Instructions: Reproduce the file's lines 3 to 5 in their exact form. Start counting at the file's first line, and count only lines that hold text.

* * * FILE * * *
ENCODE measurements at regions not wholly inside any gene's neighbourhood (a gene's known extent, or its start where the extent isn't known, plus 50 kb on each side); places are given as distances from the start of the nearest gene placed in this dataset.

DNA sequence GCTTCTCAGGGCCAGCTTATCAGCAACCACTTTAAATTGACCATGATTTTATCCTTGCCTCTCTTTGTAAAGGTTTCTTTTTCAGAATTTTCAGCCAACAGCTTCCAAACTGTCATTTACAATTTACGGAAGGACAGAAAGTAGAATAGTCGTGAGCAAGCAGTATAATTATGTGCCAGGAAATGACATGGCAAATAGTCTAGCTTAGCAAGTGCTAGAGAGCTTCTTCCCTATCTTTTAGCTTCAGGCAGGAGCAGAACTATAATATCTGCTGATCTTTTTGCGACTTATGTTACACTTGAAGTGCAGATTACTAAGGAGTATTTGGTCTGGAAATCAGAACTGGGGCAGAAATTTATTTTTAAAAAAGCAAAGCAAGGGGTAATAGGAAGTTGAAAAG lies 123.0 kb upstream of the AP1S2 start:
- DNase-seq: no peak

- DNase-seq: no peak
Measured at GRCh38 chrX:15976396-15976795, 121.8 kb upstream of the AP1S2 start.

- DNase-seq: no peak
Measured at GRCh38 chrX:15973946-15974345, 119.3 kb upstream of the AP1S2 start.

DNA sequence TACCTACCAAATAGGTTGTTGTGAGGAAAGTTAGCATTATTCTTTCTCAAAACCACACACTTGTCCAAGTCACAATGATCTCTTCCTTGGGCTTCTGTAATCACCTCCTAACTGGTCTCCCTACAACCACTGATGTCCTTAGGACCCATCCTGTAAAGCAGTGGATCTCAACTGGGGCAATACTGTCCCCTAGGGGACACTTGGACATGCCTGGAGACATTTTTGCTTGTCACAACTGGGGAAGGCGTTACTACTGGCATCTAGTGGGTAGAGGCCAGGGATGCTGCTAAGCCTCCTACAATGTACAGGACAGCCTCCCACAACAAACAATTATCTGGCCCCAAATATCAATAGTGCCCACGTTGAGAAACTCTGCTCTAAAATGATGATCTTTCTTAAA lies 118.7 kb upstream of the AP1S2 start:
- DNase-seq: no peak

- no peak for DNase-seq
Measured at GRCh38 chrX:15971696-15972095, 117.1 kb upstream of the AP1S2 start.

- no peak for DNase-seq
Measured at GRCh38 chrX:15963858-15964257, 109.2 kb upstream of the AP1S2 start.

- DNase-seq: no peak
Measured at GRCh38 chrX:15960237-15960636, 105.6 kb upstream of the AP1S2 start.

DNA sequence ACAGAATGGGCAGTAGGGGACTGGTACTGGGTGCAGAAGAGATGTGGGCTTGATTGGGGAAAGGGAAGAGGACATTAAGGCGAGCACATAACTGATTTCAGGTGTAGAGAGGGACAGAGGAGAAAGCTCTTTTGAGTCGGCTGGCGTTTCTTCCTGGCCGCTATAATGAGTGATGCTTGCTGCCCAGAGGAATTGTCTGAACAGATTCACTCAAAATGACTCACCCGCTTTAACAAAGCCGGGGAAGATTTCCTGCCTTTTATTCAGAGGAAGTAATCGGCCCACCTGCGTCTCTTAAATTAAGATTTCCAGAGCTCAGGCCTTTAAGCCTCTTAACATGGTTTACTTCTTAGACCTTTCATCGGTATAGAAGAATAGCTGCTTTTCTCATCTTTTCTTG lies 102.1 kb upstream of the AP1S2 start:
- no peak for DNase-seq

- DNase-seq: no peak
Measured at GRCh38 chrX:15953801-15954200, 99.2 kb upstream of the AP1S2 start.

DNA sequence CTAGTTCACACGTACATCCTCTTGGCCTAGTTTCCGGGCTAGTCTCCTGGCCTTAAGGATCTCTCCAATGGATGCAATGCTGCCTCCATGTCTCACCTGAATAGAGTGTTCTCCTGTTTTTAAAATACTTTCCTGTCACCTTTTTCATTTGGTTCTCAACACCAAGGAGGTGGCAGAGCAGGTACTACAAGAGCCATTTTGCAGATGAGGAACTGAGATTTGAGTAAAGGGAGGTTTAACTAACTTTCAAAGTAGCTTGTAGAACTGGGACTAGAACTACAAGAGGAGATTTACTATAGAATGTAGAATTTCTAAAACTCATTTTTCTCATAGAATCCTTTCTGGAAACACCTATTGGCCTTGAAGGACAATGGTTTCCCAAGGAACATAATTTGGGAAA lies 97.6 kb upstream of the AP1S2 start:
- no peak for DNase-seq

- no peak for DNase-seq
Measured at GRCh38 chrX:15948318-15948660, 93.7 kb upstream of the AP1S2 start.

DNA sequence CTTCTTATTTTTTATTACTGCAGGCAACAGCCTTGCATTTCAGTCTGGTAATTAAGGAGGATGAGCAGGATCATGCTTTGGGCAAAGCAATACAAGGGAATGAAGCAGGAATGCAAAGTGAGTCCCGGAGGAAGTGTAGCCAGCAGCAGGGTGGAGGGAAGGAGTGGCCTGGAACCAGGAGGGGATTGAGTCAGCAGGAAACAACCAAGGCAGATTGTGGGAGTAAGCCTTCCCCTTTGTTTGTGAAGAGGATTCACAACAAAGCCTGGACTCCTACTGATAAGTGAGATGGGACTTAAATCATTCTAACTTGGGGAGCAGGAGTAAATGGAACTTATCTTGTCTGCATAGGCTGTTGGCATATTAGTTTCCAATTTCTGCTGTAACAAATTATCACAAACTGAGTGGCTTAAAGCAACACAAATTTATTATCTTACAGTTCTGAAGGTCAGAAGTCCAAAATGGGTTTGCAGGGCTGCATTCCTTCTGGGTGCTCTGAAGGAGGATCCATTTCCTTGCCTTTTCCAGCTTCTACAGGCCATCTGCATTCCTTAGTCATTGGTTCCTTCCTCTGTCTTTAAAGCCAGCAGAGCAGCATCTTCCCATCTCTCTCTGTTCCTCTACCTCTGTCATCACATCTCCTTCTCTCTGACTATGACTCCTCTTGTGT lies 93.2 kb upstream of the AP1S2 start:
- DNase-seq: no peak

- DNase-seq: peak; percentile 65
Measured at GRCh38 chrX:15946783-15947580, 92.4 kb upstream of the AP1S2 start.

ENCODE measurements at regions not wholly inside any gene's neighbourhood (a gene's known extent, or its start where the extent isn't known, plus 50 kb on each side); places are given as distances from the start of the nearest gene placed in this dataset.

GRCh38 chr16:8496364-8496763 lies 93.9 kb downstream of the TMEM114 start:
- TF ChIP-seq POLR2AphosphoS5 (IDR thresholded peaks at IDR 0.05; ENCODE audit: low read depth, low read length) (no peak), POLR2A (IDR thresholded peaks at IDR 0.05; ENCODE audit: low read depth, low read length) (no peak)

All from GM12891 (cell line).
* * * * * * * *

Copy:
- DNase-seq: no peak

- DNase-seq: no peak
Measured at GRCh38 chrX:15976396-15976795, 121.8 kb upstream of the AP1S2 start.